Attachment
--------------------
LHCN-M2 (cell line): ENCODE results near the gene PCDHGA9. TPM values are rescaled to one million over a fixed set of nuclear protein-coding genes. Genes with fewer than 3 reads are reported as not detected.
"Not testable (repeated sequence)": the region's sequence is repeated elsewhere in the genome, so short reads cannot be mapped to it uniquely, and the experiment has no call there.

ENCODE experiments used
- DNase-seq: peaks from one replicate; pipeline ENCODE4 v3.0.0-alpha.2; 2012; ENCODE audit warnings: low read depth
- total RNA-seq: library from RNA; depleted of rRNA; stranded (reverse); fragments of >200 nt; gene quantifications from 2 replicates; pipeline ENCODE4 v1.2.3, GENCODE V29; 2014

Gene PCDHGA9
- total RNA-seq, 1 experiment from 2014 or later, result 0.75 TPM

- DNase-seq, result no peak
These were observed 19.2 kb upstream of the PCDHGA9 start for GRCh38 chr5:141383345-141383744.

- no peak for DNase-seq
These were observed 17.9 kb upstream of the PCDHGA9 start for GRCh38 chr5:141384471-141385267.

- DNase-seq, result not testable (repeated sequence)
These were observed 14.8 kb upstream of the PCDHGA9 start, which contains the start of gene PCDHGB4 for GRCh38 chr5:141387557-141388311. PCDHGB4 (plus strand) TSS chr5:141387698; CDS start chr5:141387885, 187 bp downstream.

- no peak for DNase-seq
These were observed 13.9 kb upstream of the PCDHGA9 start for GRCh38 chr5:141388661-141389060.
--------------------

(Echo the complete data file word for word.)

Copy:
LHCN-M2 (cell line): ENCODE results near the gene PCDHGA9. TPM values are rescaled to one million over a fixed set of nuclear protein-coding genes. Genes with fewer than 3 reads are reported as not detected.
"Not testable (repeated sequence)": the region's sequence is repeated elsewhere in the genome, so short reads cannot be mapped to it uniquely, and the experiment has no call there.

ENCODE experiments used
- DNase-seq: peaks from one replicate; pipeline ENCODE4 v3.0.0-alpha.2; 2012; ENCODE audit warnings: low read depth
- total RNA-seq: library from RNA; depleted of rRNA; stranded (reverse); fragments of >200 nt; gene quantifications from 2 replicates; pipeline ENCODE4 v1.2.3, GENCODE V29; 2014

Gene PCDHGA9
- total RNA-seq, 1 experiment from 2014 or later, result 0.75 TPM

- DNase-seq, result no peak
These were observed 19.2 kb upstream of the PCDHGA9 start for GRCh38 chr5:141383345-141383744.

- no peak for DNase-seq
These were observed 17.9 kb upstream of the PCDHGA9 start for GRCh38 chr5:141384471-141385267.

- DNase-seq, result not testable (repeated sequence)
These were observed 14.8 kb upstream of the PCDHGA9 start, which contains the start of gene PCDHGB4 for GRCh38 chr5:141387557-141388311. PCDHGB4 (plus strand) TSS chr5:141387698; CDS start chr5:141387885, 187 bp downstream.

- no peak for DNase-seq
These were observed 13.9 kb upstream of the PCDHGA9 start for GRCh38 chr5:141388661-141389060.